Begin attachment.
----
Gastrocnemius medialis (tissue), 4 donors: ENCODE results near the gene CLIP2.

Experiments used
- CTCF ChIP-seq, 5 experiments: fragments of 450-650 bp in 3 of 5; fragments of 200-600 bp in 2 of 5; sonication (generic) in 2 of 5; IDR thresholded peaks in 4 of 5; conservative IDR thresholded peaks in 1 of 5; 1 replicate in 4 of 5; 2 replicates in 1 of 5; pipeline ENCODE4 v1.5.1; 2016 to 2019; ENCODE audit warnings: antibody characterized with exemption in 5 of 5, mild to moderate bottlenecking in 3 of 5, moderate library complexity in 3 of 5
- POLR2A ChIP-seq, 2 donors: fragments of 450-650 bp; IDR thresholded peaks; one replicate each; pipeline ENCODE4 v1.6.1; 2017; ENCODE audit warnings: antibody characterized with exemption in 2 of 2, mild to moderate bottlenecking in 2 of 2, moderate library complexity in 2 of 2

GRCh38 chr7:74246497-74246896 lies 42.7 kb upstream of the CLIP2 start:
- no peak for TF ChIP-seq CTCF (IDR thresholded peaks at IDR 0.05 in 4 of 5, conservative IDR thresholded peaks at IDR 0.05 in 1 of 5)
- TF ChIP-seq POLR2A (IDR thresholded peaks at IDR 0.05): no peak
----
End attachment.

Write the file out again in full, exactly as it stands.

Gastrocnemius medialis (tissue), 4 donors: ENCODE results near the gene CLIP2.

Experiments used
- CTCF ChIP-seq, 5 experiments: fragments of 450-650 bp in 3 of 5; fragments of 200-600 bp in 2 of 5; sonication (generic) in 2 of 5; IDR thresholded peaks in 4 of 5; conservative IDR thresholded peaks in 1 of 5; 1 replicate in 4 of 5; 2 replicates in 1 of 5; pipeline ENCODE4 v1.5.1; 2016 to 2019; ENCODE audit warnings: antibody characterized with exemption in 5 of 5, mild to moderate bottlenecking in 3 of 5, moderate library complexity in 3 of 5
- POLR2A ChIP-seq, 2 donors: fragments of 450-650 bp; IDR thresholded peaks; one replicate each; pipeline ENCODE4 v1.6.1; 2017; ENCODE audit warnings: antibody characterized with exemption in 2 of 2, mild to moderate bottlenecking in 2 of 2, moderate library complexity in 2 of 2

GRCh38 chr7:74246497-74246896 lies 42.7 kb upstream of the CLIP2 start:
- no peak for TF ChIP-seq CTCF (IDR thresholded peaks at IDR 0.05 in 4 of 5, conservative IDR thresholded peaks at IDR 0.05 in 1 of 5)
- TF ChIP-seq POLR2A (IDR thresholded peaks at IDR 0.05): no peak